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StrokeNet Arcadia

An “ischemic” stroke is an injury to the brain caused by a blocked blood vessel supplying the brain. Known causes of stroke include a narrowing of a large blood vessel supplying the brain, an abnormal heart beat rhythm, or blockage of a single very small blood vessel in the brain. For one out of three cases, these causes of ischemic stroke are not found, and a stroke is considered to have an “undetermined source”. Your doctors have found that you have had an ischemic stroke of undetermined source, which makes you eligible for this research study. Atrial fibrillation is a common cause of ischemic stroke. Atrial fibrillation is an irregular heart rate. You do not have atrial fibrillation. You may have a related condition called “atrial cardiopathy.” We think that patients with some markers (signs or indications) of atrial cardiopathy may develop atrial fibrillation in the future. These patients may be at risk of having an ischemic stroke before atrial fibrillation develops. The three markers of atrial cardiopathy being tested in this study are an:

  1. Enlarged left atrium, a chamber of the heart
  2. Elevated blood test called NT-proBNP;
  3. Abnormality of the P wave on the electrocardiogram, an indication of abnormal electrical activity of the heart

In people with atrial fibrillation, blood clots can form in the heart. These clots can break free, travel to the brain, block an artery, and cause a stroke. Blood thinners are the best way to minimize the risk of stroke in patients with atrial fibrillation. Apixaban (also known as Eliquis®) is one such type of blood thinner. Most patients with ischemic stroke and no evidence of atrial fibrillation are prescribed a mild blood thinner such as aspirin.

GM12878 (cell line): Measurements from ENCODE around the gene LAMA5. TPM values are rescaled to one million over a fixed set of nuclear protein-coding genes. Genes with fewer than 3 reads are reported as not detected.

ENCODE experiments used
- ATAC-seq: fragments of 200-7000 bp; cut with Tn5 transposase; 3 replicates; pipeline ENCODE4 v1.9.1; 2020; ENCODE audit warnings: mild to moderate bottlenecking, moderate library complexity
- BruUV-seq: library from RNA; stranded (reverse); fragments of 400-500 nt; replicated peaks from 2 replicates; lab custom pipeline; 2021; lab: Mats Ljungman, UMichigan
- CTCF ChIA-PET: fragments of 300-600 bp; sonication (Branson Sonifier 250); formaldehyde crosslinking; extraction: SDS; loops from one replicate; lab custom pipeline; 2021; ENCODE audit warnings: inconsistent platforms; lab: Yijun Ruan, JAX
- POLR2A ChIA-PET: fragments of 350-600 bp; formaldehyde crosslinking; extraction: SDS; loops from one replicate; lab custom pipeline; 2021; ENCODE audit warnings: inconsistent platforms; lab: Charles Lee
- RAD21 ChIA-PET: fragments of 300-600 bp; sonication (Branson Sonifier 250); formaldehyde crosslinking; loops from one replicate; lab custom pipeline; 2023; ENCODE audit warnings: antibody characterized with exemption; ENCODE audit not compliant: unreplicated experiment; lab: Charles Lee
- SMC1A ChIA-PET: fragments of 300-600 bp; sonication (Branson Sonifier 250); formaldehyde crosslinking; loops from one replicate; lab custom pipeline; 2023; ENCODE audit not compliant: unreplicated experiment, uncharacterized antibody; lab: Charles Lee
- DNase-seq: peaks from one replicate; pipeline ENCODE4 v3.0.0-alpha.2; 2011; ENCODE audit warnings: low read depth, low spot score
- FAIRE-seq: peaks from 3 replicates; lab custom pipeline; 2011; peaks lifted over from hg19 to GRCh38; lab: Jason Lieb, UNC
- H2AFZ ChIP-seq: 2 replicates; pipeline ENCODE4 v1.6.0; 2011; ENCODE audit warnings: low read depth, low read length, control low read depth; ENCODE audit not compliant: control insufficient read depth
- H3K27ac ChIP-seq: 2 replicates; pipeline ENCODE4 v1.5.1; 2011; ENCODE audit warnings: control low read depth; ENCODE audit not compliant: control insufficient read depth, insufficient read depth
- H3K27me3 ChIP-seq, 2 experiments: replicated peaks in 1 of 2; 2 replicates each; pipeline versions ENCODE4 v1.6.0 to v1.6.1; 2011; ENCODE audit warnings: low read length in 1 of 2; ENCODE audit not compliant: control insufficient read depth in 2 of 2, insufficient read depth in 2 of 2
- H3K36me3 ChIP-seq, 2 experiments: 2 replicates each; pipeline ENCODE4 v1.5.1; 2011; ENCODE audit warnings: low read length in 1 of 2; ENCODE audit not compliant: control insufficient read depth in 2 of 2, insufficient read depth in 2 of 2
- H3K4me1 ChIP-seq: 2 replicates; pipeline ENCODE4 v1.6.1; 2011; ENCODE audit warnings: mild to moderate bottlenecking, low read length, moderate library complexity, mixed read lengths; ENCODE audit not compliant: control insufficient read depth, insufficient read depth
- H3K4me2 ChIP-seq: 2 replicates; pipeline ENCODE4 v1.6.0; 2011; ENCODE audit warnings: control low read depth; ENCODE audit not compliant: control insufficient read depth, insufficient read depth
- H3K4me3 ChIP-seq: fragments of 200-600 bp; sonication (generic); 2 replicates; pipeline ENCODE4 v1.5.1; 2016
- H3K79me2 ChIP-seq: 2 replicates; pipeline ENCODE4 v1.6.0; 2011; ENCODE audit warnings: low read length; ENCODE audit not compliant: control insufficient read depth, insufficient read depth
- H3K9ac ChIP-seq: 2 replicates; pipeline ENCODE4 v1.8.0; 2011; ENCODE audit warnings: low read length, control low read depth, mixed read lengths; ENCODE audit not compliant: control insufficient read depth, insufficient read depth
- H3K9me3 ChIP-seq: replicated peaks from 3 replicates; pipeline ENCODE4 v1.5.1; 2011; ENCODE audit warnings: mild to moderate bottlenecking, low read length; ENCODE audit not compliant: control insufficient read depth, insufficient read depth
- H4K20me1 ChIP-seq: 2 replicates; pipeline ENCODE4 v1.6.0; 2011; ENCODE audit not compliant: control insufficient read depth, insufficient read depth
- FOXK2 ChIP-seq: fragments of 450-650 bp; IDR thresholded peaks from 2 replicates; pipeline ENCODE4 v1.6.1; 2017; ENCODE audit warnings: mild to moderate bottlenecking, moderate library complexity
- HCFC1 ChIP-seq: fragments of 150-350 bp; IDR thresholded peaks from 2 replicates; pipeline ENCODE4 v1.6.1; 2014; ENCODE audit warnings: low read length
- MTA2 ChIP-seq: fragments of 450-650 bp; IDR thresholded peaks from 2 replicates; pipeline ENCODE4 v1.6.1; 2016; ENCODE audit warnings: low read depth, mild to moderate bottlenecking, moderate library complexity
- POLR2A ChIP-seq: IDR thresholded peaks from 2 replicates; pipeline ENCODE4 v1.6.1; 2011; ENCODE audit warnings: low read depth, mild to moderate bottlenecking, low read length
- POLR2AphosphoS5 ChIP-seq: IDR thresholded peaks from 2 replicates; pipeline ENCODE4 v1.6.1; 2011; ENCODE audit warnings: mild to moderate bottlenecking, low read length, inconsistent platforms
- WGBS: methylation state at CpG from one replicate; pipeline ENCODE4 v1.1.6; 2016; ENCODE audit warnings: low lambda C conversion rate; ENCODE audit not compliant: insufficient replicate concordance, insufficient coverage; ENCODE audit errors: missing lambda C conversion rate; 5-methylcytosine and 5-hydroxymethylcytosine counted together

The purpose of this research study is to compare the effects (good and bad) of apixaban with the effects (good and bad) of aspirin in patients with unexplained strokes and atrial cardiopathy to see which is better at prevention of future strokes. The use of apixaban for stroke prevention in ischemic stroke patients like you, without atrial fibrillation, is not approved by the U.S. Food and Drug Administration (FDA) and is considered investigational in this research study. Aspirin is the standard of care blood thinner used for stroke prevention in patients like you.   

 About 1,100 people will take part in this study.

Open and enrolling subjects.
Phoenix, Arizona
Total Participants
Primary Sponsor
Columbia University
Additional Sponsor(s)
National Institute of Neurological Disorders and Stroke (NINDS)
University of Cincinnati
Medical University of South Carolina
Bristol-Myers Squibb
Roche Pharma AG
Weill Medical College of Cornell University
University of Washington